I've been wondering what to say about the Times story on transforming the business curriculum to a liberal arts curriculum. Eric blogged about it here. The story certainly suggests that Toronto and Stanford are zigging while other places are zagging, but the odd thing about business schools is that they are increasingly mini-universities, with the resulting disaggregation (Stanford has some excellent political scientists, there's plenty of psychologists around, and so on), and so curricular innovations in one part of the school may not carry over to another. I viewed the Times story as a management department phenomenon, though the ethicists and lawyers in my department would of course find the liberal arts ideal intriguing.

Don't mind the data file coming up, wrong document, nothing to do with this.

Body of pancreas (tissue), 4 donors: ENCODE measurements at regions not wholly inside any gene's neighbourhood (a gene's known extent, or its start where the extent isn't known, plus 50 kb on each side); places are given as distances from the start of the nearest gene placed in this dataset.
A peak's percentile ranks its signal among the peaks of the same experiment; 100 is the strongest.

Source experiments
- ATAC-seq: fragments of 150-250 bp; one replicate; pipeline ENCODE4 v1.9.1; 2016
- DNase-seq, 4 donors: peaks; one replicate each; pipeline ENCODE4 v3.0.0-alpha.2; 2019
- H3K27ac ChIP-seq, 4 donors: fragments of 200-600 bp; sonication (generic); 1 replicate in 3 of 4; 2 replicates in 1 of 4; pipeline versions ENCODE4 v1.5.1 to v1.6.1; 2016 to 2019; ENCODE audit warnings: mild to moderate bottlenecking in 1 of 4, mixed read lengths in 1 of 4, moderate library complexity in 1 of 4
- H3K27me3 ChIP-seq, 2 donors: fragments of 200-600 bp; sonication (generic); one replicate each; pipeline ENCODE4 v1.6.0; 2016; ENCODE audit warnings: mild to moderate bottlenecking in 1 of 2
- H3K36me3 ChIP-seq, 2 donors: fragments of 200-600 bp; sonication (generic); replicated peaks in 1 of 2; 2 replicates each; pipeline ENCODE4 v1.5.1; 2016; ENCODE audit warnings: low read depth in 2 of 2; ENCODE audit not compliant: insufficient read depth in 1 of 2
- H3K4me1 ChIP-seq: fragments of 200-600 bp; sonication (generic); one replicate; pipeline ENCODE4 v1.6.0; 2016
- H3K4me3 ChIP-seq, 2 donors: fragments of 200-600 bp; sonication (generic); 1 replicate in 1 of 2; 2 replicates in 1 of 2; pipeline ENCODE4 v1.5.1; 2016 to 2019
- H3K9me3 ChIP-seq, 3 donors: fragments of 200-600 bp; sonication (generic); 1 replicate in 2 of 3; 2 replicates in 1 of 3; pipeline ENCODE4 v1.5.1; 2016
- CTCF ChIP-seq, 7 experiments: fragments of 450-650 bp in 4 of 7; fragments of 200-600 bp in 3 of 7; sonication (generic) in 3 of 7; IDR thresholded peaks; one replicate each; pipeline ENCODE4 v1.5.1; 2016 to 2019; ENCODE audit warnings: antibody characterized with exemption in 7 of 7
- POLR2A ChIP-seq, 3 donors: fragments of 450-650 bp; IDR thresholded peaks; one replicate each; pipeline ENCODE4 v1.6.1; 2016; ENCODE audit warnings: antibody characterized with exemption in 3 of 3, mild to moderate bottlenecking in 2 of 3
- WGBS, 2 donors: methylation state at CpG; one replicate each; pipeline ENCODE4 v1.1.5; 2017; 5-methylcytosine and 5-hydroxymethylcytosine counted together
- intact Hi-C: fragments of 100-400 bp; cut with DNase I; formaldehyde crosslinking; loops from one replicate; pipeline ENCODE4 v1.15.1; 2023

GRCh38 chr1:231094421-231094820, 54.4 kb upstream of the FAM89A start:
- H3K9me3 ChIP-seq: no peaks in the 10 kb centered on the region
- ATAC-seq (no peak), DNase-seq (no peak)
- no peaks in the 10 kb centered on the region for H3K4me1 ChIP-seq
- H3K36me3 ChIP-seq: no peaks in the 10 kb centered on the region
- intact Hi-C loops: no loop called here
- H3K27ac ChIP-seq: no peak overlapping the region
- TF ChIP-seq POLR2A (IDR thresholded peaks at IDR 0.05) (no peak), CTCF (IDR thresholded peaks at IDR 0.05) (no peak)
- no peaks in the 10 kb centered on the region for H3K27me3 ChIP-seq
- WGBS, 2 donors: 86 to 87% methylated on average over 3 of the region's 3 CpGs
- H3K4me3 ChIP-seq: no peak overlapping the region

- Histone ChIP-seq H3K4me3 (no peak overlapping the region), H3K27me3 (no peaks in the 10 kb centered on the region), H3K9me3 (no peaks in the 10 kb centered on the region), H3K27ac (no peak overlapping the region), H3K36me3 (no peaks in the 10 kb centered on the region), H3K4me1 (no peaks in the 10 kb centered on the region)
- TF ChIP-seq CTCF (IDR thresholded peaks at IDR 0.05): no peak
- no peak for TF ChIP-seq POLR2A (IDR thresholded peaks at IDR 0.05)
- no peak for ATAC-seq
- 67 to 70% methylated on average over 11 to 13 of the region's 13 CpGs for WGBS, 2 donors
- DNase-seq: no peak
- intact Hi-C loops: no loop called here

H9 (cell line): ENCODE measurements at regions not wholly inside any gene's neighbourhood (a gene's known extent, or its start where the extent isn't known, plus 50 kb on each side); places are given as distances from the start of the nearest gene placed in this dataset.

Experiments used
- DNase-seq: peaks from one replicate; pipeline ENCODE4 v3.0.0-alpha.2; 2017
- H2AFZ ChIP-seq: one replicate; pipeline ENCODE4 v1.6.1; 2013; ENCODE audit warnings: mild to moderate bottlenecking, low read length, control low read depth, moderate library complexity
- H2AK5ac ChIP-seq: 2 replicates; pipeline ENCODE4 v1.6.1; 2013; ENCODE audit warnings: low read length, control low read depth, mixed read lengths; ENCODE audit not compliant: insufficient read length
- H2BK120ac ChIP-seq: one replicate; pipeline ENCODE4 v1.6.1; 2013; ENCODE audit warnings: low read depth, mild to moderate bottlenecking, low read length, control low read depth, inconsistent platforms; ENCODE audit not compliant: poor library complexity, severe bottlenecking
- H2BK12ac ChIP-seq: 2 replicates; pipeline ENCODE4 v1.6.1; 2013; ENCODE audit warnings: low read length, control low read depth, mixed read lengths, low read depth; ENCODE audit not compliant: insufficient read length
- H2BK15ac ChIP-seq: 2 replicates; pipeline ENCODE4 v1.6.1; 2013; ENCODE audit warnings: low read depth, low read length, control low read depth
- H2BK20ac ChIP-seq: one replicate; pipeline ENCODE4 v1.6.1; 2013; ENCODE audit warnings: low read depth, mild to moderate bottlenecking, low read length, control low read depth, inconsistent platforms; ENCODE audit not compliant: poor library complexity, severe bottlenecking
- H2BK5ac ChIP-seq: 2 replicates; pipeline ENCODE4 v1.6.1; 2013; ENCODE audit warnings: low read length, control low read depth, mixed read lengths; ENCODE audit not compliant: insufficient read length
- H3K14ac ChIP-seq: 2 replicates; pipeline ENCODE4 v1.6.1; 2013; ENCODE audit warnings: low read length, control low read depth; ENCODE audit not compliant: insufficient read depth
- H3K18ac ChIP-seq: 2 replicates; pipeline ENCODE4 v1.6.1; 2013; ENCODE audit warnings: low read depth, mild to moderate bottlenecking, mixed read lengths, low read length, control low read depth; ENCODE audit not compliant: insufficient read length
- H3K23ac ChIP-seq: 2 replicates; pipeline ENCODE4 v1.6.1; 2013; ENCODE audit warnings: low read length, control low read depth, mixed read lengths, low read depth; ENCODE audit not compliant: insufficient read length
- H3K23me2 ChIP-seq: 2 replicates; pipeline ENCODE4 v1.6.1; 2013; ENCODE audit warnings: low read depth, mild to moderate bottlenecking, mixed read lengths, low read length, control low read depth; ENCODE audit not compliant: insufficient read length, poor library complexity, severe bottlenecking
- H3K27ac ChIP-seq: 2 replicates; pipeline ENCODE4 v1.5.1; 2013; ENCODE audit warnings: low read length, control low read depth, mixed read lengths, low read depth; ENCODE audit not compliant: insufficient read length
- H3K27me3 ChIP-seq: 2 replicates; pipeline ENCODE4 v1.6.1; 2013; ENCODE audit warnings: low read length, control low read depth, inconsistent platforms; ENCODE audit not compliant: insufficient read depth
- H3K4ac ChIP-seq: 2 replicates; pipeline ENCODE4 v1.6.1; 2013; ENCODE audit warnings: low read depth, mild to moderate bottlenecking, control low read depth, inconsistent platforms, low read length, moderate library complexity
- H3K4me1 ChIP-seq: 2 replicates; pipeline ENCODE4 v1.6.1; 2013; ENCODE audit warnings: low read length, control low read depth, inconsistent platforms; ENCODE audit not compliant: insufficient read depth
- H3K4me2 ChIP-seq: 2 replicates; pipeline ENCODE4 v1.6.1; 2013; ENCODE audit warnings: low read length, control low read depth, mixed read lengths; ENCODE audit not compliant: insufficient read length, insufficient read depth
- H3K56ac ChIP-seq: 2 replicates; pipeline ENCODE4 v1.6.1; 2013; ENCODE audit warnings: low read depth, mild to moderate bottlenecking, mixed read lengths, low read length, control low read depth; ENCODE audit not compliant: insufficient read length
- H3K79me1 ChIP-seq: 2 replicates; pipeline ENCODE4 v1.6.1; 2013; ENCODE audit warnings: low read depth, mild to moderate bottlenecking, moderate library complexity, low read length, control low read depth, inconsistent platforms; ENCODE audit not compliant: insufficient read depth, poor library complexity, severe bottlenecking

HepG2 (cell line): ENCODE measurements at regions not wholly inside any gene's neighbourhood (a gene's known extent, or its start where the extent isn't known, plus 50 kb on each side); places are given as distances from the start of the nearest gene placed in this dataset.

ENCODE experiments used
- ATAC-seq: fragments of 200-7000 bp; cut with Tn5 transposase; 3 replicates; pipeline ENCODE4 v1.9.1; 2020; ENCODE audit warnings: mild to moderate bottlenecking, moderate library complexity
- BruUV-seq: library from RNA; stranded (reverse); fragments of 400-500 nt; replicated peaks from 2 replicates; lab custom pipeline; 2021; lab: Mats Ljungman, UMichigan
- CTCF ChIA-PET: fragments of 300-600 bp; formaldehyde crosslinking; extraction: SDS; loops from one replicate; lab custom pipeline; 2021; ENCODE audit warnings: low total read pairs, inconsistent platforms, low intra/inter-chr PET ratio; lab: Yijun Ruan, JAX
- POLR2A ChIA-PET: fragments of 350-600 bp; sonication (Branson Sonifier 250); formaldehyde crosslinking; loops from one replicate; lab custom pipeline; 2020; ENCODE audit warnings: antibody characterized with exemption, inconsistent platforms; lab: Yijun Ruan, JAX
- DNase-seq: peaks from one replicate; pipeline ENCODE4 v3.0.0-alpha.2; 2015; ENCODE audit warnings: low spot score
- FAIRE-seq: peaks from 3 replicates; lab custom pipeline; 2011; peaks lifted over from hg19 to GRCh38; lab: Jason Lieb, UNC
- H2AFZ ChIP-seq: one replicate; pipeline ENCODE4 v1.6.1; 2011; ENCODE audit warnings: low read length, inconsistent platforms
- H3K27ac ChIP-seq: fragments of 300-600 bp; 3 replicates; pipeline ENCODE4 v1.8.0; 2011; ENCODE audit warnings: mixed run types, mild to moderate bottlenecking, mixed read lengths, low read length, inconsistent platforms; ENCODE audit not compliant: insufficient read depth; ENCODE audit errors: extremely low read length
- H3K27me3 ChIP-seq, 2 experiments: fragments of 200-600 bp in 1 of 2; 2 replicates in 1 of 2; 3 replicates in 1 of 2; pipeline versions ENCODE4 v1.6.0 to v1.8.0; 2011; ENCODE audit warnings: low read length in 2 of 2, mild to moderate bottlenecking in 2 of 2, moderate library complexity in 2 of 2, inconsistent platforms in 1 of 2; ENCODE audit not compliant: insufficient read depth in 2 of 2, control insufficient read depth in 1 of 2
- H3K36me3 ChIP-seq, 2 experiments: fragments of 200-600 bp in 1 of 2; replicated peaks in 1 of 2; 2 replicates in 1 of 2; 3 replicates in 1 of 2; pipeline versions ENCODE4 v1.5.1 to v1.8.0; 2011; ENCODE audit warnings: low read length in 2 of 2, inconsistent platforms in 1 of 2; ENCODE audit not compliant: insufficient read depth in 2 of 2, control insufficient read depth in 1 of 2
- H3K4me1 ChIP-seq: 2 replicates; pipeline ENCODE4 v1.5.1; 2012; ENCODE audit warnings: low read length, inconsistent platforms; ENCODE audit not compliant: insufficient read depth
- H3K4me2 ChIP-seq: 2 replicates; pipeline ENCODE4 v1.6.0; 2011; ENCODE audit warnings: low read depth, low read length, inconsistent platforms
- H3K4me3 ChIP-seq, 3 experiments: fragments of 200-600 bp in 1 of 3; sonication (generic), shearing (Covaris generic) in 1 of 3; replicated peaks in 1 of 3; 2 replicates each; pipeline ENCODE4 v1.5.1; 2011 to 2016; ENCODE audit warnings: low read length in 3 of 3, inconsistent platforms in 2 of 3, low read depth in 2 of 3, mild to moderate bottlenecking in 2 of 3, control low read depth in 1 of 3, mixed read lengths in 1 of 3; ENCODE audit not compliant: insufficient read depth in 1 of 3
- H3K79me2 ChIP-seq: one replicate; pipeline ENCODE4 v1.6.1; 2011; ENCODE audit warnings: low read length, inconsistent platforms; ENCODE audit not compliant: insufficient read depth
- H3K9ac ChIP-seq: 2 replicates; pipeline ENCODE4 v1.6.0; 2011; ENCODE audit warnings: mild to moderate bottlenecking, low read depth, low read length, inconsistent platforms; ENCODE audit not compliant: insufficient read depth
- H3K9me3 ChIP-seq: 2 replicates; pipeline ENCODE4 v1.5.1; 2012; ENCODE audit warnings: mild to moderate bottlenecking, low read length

But there are other curricular b school innovations happening at the same time - social responsibility is increasingly heard in the corridors, as is social impact - that might make it look like the business curriculum is getting revolutionized. And it may be, but from a research perspective, business schools have earned their place by excelling in quantitative finance and accounting that do not require a revolution in the curriculum. I'm not sure I think that b schools are turning into liberal arts programs yet, but it will be interesting to see how Wharton's Shakespeare and debate clubs end up faring.
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